Do you envision the family self-storage business eventually prospering under your children and grandchildren?
According to a 2012 PricewaterhouseCoopers survey of 100 family business owners in the U.S., more than half intended to hand over both ownership and management of the company at some point to family members. Another 24 percent planned to pass ownership to family members but bring in outside management.
Yet despite those intentions, 38 percent of the business owners lacked succession plans.
Family businesses fail when the second generation is “thrust in charge” without guidance from the previous generation, said Jeffrey Greenberger, a partner at law firm Greenberger & Norton LLP. Not having a succession plan means putting the assets you’ve spent a lifetime building at “high risk” of being lost or sold, he said.
Don’t let poor planning overshadow the next generation’s entrepreneurs. Here are seven factors to take into account when creating a succession plan.
1. Designate future ownership.
You’ll need to decide whether to keep your business in the family or sell it to someone else, said Michael Lyons, senior consultant and psychologist at the Family Business Institute, which offers consulting and other services to family businesses.
A few things to consider:
- How much money will you need to finance your retirement?
- Do you have enough money saved, or are you counting on cash from the sale of your storage facility?
- Who will manage the business?
- Will this be a self-financed buyout for the children who take over? For example, a son or daughter might pay Mom and Dad $500,000 a year until the sale price is paid in full.
“Someone gets to be 65 or 70 years old, and there is no money there, no pension,” Lyons said. “They start asking, ‘How am I going to continue going forward?’ It influences that decision.”
2. Assess the options.
Don’t assume that you’ll hand over the reins to your spouse or children. Leaving the business to your spouse could harm the family dynamic by pitting Mom or Dad against kids who’ve been active in the business. Be honest with yourself. You know which family members are responsible and which ones aren’t.
“You have to have the courage to say to a family member, ‘I don’t think you should get to run the business. I’m going to turn it over to someone else to run for you,’” Greenberger said.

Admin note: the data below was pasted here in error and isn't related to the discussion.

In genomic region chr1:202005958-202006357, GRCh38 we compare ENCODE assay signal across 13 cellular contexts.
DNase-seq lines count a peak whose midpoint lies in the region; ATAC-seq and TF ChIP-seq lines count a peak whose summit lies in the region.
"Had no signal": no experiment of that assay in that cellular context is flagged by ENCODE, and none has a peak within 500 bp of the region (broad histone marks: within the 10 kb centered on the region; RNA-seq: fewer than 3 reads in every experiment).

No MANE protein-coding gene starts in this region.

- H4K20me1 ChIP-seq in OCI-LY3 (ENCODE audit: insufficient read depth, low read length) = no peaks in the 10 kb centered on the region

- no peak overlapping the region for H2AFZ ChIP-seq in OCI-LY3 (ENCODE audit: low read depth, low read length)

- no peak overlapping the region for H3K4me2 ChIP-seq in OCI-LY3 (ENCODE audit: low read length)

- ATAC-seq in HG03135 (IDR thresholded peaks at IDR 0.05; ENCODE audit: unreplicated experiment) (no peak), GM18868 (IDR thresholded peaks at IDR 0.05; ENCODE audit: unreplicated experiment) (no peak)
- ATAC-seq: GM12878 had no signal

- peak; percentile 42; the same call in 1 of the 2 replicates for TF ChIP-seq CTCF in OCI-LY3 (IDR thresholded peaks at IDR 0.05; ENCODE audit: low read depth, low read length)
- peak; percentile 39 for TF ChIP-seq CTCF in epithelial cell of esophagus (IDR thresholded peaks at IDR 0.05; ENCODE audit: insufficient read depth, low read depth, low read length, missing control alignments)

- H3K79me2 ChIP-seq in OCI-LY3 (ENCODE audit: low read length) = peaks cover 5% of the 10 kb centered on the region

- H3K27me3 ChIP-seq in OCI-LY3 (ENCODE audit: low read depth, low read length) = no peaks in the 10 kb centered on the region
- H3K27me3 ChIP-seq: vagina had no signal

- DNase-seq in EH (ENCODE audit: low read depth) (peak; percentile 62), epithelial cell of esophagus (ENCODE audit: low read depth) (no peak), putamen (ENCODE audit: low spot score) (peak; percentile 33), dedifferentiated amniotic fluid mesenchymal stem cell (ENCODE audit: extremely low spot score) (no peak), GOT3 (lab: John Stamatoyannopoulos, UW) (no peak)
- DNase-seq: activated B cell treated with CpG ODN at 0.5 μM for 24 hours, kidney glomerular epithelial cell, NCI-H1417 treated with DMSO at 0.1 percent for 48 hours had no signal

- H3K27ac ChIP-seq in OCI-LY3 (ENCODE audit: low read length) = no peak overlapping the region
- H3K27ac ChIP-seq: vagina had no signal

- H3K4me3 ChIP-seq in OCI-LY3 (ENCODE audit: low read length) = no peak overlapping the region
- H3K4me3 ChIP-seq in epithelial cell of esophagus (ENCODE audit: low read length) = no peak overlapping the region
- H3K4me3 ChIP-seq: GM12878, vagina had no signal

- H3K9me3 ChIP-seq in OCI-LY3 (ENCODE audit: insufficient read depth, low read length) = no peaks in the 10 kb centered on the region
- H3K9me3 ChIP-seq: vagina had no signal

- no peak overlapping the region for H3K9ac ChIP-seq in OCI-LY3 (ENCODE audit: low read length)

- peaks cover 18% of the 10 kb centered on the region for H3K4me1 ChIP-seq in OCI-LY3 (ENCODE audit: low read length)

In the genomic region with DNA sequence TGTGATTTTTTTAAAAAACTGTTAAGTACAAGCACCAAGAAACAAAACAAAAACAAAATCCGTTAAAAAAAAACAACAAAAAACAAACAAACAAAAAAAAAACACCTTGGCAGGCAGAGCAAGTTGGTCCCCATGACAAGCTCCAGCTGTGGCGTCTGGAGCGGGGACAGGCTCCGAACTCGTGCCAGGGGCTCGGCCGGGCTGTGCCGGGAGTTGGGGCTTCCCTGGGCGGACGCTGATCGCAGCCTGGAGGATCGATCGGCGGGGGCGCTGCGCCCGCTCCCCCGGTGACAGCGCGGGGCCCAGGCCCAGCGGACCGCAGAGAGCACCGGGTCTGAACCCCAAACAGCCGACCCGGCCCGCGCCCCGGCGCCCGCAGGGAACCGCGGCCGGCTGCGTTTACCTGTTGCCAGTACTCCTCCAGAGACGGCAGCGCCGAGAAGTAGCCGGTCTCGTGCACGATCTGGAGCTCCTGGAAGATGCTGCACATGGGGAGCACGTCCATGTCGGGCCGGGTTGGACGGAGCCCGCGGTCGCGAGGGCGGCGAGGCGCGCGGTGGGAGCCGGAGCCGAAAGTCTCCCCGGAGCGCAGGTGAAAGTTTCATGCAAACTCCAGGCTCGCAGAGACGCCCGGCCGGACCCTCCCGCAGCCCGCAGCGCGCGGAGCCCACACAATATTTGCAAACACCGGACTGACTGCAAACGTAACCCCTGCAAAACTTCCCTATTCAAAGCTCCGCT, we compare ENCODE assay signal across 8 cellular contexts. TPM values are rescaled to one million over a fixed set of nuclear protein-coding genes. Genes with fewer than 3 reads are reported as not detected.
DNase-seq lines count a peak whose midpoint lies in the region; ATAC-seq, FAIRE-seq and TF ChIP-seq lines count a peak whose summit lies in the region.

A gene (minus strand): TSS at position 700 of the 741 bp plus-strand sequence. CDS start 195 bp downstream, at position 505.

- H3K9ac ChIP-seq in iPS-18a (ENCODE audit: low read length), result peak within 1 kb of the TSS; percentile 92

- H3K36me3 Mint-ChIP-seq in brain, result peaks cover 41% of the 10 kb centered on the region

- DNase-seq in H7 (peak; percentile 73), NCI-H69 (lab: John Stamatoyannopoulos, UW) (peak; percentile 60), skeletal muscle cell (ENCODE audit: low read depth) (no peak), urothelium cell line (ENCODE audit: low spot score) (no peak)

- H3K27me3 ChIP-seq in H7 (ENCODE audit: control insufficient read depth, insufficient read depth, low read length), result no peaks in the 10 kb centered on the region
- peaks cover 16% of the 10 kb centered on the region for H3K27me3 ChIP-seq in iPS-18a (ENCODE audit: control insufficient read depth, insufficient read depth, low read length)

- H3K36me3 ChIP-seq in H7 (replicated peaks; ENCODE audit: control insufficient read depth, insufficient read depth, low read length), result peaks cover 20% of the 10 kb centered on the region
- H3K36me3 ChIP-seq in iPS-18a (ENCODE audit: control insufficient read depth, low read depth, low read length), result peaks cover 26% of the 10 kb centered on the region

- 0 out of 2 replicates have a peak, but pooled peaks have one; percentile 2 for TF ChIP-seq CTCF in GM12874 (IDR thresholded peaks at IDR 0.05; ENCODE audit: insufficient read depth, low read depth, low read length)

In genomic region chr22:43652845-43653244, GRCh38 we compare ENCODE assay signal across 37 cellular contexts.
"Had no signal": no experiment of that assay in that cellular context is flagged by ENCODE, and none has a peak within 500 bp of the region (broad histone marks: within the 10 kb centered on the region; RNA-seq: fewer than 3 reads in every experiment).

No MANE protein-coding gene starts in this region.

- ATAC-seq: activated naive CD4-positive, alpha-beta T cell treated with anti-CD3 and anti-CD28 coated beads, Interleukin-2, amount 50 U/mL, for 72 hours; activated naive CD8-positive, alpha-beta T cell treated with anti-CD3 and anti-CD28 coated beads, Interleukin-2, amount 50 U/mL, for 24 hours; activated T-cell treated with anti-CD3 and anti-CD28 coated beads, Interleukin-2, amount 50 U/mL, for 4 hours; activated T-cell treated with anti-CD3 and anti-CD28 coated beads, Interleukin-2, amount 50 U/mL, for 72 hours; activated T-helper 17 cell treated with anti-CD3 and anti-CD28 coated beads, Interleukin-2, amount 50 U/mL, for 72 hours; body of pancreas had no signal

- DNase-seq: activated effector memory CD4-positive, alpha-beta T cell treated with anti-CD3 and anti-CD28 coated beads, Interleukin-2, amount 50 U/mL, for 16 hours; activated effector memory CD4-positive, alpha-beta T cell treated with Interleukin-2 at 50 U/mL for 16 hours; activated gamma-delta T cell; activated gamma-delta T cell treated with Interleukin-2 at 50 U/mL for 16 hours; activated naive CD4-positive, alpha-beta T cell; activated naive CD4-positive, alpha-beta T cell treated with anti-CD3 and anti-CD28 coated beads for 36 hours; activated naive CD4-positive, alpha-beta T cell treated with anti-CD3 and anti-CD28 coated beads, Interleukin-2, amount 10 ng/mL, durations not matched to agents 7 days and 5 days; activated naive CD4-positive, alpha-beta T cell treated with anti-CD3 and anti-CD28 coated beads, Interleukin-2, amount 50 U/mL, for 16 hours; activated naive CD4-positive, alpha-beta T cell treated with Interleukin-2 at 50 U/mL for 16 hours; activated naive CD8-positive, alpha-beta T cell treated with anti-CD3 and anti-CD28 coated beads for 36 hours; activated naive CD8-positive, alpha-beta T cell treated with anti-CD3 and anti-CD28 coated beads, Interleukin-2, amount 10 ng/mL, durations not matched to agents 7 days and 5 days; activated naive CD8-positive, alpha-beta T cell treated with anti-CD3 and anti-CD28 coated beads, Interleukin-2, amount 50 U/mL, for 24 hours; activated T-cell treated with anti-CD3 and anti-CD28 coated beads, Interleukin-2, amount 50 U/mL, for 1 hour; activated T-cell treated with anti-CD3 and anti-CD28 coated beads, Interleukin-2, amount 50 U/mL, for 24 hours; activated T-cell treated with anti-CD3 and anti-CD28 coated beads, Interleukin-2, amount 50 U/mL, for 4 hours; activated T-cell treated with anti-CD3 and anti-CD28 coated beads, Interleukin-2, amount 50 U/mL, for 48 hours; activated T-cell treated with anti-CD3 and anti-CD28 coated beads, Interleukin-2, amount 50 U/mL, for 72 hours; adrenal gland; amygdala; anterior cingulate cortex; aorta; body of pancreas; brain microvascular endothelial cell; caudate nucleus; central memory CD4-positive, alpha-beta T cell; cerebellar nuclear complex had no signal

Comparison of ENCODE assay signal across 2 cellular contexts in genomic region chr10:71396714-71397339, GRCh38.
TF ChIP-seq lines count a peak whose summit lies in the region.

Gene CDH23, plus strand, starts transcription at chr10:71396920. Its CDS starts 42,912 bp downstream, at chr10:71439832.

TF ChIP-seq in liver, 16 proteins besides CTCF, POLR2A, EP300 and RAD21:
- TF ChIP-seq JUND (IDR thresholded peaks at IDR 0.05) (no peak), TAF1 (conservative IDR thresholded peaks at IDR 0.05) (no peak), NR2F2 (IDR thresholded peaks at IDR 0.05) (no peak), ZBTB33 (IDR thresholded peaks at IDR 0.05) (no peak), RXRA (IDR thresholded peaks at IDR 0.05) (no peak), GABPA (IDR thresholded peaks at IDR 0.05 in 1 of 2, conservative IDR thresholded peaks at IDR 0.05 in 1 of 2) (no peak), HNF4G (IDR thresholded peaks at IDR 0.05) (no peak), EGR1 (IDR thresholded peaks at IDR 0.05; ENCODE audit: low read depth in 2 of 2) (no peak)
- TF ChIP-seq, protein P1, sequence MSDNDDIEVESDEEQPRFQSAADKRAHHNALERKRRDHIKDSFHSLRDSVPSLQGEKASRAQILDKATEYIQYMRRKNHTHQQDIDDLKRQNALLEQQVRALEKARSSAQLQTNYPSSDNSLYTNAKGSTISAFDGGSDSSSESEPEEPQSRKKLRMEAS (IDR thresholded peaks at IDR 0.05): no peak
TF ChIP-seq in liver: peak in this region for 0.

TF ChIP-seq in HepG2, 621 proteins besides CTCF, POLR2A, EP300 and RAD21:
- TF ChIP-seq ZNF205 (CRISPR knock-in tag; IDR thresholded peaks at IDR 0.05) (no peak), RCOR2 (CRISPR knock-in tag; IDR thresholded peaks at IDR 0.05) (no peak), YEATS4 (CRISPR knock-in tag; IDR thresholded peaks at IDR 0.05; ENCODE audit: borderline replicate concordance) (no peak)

3. Protect your interests.
Don’t leave the future of your business to the “law of unintended consequences,” said Kyle Krull, an estate planning attorney.
Consult an estate attorney to protect your business from potential divorces, lawsuits and bankruptcies. If you leave your business to your spouse upon death, make sure that it won’t end up being owned later by a new husband or wife who could disinherit your children. The more people your business passes through, the more you increase the chances of “losing to in-laws and outlaws,” Krull said.
4. Don’t draw up your plan in a vacuum.
You and your lawyer might come up with a great plan that reduces taxes but isn’t good for family members. A plan created without input from relatives and stakeholders could hamper the business’ management and effectiveness, Lyons said.
5. Develop a management succession plan.
Designate who you want to step in and manage the business, and be ready if that happens sooner than expected. If someone had to take over your business tomorrow, would he or she know your computer passwords? Could that person locate your banker and other advisers?
Write down everything you do to run your business and file it in an “If I’m not here” operations manual to spare others the stress of hunting down vital information, Krull said.
6. Set up a buy-sell agreement.
This legally binding agreement determines which members of a business entity can buy your interest if you die unexpectedly or leave the company. For example, the agreement could obligate your estate to sell your share to a co-owner after you die. Two business partners might consider purchasing life insurance policies on one another so that each would have money to buy out the business in case the other partner dies.
7. Start early.
“Usually, business owners start too late in terms of succession and next-generation ownership,” Lyons said.
Most think they can get a successor up to speed in a year or two, but that training should be in place for at least five years and can take up to 10 years, experts say.